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Los Angeles River Wine Company

The LA River Wine Co was founded by Abe Schoener in 2019, but the seed had been planted many years previously. Once a philosophy professor at St John’s College, he took a sabbatical in 1998, turning his hand to grape growing. He was hooked. While creating wines under his label the Scholium Project, he developed not only a fondness, but a deep dedication to the somewhat underdog vines of California, helping to highlight the lesser-known but magical vineyards that exist in the state, such as the deep-rooted ancient vines of Lodi.

Until recently, however, his forays had been amongst the vineyards of the north. But when he learnt about the history of southern California wine, something in Abe stirred — so much so, that he uprooted his life in Napa to move to Los Angeles — to explore further. He picked up the phone one day to Rajat Parr, sommelier-turned-winemaker and farmer, as he had a visceral instinct this project would intrigue him too. Together, they set out to see what might be possible.

What they discovered was almost unthinkable: a treasure trove of century-old and semi-forgotten grapevines growing just 30 minutes outside of the city.

20 years after Abe’s first cuvée was bottled, a new chapter of his life in wine emerged.

Our cofounder Christina travelled to one of the vineyards the LA River Wine Co works with, 'Lone Wolf,' to prune in 2022. She made this video while there:

People: Abe Schoener with Rajat Parr and a whole team of wine-loving students and friends from around the world 

Place: The winery is in Los Angeles, and the main vineyards are in the southern Californian wine regions of Cucamonga and Temecula

Varieties: Zinfandel, Grenache, Salvador, Alicante Bouschet, País, Rose of Peru and Palomino

Farming: Organic (semi-wild in some cases)

Hectares: Purchased fruit from several vineyards in Cucamonga, and a one-acre parcel of vines in Temecula is tended to 

Did You Know? Where to begin? Around a century ago, Cucamonga was the largest grape growing region in the whole of North America. Fast forward 100 years, and the circa 18,000 hectares of vineyards have dwindled to only a few hundred; a figure that is decreasing sometimes on a monthly basis.

Abe Schoener and Rajat Parr

País fruit from the vineyard 'Lone Wolf'

This rapid decline of vineyards in southern California is testament to their location; an acre of land here can easily fetch several million dollars on the market, hence much of the land home to the original vineyards are now home to tarmac, motels, offices and depots of varying kinds. Thus, if you say the word Cucamonga in wine circles these days, it’s unlikely you’ll receive many nods of understanding, but rather several puzzled looks.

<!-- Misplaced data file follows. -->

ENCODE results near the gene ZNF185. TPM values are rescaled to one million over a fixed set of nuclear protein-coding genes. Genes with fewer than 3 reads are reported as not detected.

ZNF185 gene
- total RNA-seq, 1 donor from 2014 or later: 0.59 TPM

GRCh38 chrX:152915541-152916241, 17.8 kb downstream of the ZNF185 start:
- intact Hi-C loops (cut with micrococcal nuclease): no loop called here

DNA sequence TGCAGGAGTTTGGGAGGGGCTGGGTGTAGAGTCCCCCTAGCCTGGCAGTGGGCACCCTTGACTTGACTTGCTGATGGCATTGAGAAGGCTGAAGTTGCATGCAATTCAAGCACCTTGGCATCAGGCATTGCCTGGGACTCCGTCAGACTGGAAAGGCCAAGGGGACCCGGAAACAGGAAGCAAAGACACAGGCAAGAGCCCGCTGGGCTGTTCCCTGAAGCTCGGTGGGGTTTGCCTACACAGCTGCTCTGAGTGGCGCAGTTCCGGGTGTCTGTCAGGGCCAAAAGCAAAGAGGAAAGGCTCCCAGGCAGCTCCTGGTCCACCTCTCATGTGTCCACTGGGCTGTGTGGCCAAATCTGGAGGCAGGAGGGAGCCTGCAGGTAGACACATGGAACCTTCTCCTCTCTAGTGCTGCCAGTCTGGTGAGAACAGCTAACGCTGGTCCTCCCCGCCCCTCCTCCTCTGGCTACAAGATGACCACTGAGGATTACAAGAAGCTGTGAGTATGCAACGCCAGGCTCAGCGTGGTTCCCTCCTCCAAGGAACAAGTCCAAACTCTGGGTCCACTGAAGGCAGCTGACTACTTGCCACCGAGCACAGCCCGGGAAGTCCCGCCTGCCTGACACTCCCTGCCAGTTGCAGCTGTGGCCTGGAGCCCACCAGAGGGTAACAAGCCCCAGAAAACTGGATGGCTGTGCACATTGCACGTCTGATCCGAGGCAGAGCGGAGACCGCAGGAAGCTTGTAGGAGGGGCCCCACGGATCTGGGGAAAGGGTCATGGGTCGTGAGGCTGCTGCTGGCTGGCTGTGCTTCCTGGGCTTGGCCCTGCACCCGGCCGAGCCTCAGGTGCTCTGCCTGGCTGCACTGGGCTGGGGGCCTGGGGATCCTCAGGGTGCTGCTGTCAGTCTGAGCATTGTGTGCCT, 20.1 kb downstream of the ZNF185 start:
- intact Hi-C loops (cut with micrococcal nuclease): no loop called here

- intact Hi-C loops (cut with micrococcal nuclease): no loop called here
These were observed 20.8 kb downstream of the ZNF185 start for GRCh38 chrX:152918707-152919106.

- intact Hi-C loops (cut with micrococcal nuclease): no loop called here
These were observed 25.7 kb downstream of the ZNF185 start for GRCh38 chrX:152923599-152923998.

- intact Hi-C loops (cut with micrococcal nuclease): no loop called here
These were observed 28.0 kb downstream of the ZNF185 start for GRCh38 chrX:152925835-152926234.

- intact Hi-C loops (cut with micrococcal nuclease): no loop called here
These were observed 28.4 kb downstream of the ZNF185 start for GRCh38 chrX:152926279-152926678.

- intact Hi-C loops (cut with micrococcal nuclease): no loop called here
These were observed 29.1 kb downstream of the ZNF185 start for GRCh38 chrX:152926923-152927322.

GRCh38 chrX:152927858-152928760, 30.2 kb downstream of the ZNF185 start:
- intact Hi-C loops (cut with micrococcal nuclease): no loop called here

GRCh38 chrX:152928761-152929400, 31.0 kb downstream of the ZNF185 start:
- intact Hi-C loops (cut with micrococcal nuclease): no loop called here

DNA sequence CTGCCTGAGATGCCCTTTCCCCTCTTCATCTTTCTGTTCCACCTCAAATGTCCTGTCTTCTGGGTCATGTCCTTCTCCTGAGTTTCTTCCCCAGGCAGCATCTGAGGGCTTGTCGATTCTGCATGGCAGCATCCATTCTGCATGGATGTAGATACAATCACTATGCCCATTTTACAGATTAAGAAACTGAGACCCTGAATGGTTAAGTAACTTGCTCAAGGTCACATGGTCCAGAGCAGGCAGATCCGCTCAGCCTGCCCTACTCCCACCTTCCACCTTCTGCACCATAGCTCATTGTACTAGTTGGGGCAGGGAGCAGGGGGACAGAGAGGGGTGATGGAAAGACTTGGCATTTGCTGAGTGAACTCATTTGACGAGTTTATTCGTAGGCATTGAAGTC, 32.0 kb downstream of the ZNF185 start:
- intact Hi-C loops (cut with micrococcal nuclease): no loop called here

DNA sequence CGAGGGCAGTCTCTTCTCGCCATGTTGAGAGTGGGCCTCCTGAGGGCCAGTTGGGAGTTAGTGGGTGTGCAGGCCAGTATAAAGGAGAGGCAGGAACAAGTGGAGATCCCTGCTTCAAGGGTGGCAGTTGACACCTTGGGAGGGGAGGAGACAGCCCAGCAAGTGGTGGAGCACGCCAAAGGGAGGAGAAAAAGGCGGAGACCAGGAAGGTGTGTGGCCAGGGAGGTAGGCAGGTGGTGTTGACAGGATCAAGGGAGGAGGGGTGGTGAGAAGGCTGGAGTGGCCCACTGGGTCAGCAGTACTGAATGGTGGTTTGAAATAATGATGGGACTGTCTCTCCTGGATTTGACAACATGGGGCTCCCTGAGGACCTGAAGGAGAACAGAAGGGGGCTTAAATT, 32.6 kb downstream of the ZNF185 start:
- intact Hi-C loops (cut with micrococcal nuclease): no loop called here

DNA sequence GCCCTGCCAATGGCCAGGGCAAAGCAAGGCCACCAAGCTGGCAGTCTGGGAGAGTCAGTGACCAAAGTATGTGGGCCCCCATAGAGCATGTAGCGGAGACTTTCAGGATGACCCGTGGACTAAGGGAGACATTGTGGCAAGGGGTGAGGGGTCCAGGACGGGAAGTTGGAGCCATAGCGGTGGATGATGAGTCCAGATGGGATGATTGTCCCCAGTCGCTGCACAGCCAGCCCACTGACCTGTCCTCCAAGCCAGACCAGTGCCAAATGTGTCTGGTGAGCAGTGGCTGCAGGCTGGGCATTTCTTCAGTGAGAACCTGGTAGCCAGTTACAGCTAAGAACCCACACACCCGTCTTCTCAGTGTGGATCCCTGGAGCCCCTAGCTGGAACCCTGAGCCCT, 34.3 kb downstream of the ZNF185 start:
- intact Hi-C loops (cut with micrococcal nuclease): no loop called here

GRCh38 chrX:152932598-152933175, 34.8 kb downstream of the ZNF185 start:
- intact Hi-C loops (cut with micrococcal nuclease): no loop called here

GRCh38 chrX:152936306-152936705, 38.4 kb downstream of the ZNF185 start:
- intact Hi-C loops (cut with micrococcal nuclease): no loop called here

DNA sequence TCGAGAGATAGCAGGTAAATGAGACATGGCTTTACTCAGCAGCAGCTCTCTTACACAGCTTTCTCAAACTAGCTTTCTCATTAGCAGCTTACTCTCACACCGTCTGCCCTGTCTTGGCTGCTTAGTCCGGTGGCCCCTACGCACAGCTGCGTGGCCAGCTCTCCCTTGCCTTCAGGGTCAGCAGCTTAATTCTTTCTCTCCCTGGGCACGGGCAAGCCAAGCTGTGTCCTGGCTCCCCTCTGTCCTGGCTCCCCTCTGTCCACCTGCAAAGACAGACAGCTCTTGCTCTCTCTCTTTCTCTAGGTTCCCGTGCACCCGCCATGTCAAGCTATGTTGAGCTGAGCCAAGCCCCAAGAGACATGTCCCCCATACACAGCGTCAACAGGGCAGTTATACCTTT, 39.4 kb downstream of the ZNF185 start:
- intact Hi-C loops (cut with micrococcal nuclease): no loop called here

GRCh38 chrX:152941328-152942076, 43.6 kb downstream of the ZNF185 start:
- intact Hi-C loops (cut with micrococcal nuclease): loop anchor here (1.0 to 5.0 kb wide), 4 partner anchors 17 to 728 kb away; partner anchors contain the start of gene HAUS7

However, amongst the giant corporations, the concrete and the motorways, there is also hope and determination. Some of the old original vineyards remain, their determined roots buried tens of feet into the deep sand of the region. It was with this realisation that Abe took a duty upon himself to try to prevent their otherwise untimely fate: he would do everything in his power to bring their existence — and their magic — to light. He says,

“The idea is to work with the small remaining traces of these vineyards, and to rediscover the nature of wines that can be made in Southern California from vineyards that are so close to a city; so close to the ocean; so close to the desert — at the intersection of all of these elements.”

It isn’t just the vineyards he had in his mind, it is also the very notion of teaching winemaking; but an atavistic kind of teaching; the one that existed before modern university winemaking degrees and diplomas.

If you meet Abe and have the chance to taste with him (NB: he hosts many tastings in the US and indeed around the world – you can sign up to his mailing list here to find out more), you immediately recognise that this is not your usual winemaker. Using his own method, you often find yourself with more questions than answers — but larger questions which make you approach wine from entirely different angles. That is the point: his deep-rooted passion and unreserved love for that magical juice to wine transformation shines through. He opens another dimension of wine education; one that isn’t necessarily about sulfites, nor vessel type (although he may well refer to these aspects metaphysically; and sometimes scientifically too, albeit perhaps less often).

Old vine País in the 'Lone Wolf' vineyard

Since establishing the winery in Los Angeles in 2019, he has invited countless people to not only taste with him, but also to come and work in the vineyards, whether for pruning, shoot thinning or harvesting. In a sense, it is like a school — but one purely for discovery, one without exams. He says,

“The people who join us work in all walks of life. Some have careers in winemaking, some are viticulture students, others are horticulturalists and landscape architects. Then, there are many who work in fields that aren’t related at all to farming or winemaking.”

Indeed — amongst others who have joined the expeditions have been creators of craft furniture, artists and psychiatrists, but to name a few. There is, however, one thing which unites them all:

“Everybody finds joy in this; these are people who are devoted to learning. As such, people progress pretty quickly to a similar level of knowledge, and we now have a crew of around 40 people who join us during various stages of the year. Suddenly, we have a whole...

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